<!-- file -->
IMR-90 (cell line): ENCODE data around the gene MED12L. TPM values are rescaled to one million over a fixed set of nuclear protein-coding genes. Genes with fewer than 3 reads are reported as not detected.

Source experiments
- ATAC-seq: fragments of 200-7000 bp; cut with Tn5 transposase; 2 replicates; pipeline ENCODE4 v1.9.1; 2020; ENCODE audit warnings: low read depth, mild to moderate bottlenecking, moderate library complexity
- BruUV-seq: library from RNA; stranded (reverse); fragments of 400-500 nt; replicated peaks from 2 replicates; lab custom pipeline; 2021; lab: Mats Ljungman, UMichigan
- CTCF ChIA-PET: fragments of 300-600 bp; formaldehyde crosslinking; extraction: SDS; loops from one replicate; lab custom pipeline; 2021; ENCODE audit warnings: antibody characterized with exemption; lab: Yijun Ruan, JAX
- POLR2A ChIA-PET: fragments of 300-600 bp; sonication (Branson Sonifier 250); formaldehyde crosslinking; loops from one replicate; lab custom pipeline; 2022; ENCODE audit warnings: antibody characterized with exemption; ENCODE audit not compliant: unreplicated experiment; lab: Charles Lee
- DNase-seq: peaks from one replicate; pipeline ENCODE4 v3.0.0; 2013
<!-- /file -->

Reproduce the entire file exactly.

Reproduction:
IMR-90 (cell line): ENCODE data around the gene MED12L. TPM values are rescaled to one million over a fixed set of nuclear protein-coding genes. Genes with fewer than 3 reads are reported as not detected.

Source experiments
- ATAC-seq: fragments of 200-7000 bp; cut with Tn5 transposase; 2 replicates; pipeline ENCODE4 v1.9.1; 2020; ENCODE audit warnings: low read depth, mild to moderate bottlenecking, moderate library complexity
- BruUV-seq: library from RNA; stranded (reverse); fragments of 400-500 nt; replicated peaks from 2 replicates; lab custom pipeline; 2021; lab: Mats Ljungman, UMichigan
- CTCF ChIA-PET: fragments of 300-600 bp; formaldehyde crosslinking; extraction: SDS; loops from one replicate; lab custom pipeline; 2021; ENCODE audit warnings: antibody characterized with exemption; lab: Yijun Ruan, JAX
- POLR2A ChIA-PET: fragments of 300-600 bp; sonication (Branson Sonifier 250); formaldehyde crosslinking; loops from one replicate; lab custom pipeline; 2022; ENCODE audit warnings: antibody characterized with exemption; ENCODE audit not compliant: unreplicated experiment; lab: Charles Lee
- DNase-seq: peaks from one replicate; pipeline ENCODE4 v3.0.0; 2013